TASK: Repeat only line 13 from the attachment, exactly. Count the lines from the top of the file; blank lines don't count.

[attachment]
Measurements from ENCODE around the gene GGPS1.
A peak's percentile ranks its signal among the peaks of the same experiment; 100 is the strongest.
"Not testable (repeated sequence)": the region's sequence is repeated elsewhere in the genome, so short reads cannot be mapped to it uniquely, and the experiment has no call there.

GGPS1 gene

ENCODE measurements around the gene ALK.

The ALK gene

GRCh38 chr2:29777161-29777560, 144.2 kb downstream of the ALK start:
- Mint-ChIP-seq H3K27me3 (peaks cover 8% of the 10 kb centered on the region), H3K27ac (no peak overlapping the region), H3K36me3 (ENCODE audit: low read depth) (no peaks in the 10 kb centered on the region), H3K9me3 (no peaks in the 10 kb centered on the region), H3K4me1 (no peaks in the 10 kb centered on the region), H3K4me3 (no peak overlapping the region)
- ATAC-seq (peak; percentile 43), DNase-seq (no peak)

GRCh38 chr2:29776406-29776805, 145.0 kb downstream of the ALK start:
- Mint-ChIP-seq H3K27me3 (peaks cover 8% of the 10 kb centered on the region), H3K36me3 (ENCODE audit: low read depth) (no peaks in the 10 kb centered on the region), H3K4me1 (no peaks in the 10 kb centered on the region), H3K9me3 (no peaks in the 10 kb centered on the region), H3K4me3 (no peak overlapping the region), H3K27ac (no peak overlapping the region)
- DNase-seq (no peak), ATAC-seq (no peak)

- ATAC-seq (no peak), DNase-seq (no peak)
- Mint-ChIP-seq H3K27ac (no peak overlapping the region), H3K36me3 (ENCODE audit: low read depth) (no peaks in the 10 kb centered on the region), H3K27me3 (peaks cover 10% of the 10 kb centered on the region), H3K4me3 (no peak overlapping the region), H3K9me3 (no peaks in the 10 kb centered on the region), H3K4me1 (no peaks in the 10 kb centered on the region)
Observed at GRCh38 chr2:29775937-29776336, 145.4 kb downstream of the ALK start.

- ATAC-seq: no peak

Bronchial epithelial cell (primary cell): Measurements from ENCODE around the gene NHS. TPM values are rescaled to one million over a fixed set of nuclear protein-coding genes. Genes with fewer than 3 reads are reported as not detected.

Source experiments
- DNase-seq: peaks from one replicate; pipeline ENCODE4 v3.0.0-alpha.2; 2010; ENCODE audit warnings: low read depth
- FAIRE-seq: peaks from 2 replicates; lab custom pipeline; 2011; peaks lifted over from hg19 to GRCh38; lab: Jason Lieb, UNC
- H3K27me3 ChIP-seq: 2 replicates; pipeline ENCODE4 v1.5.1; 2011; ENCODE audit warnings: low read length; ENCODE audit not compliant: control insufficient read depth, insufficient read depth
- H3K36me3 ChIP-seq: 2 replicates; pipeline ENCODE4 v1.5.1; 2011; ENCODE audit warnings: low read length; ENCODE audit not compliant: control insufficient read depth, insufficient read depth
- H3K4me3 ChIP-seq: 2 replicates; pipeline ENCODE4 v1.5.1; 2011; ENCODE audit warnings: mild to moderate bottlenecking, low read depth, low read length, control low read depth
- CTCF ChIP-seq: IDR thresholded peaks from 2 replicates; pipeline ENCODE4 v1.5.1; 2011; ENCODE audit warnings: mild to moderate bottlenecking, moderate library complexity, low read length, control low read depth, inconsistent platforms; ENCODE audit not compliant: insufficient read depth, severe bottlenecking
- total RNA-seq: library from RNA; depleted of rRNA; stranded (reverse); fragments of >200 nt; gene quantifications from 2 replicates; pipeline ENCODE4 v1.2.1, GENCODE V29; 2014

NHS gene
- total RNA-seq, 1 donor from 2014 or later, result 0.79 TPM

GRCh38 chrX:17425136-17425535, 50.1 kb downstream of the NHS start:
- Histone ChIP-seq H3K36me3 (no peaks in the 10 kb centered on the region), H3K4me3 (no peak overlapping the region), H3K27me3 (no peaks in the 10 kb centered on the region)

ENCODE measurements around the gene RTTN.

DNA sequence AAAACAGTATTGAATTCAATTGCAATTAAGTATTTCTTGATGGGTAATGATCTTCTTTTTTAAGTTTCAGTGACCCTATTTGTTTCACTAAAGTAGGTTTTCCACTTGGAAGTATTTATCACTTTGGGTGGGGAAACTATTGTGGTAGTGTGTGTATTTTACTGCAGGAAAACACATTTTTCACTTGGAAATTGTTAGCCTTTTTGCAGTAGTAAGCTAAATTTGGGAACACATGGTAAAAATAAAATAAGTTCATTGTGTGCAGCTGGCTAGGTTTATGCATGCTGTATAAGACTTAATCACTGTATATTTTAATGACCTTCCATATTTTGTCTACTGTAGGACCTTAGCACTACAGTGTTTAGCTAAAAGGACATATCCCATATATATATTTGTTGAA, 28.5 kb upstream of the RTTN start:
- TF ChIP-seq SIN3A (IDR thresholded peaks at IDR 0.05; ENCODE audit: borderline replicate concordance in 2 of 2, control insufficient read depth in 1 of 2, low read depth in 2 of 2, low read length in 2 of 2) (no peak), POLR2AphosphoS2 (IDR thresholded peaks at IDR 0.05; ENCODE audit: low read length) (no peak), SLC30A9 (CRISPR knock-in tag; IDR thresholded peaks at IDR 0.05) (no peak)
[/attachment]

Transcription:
- ATAC-seq (no peak), DNase-seq (no peak)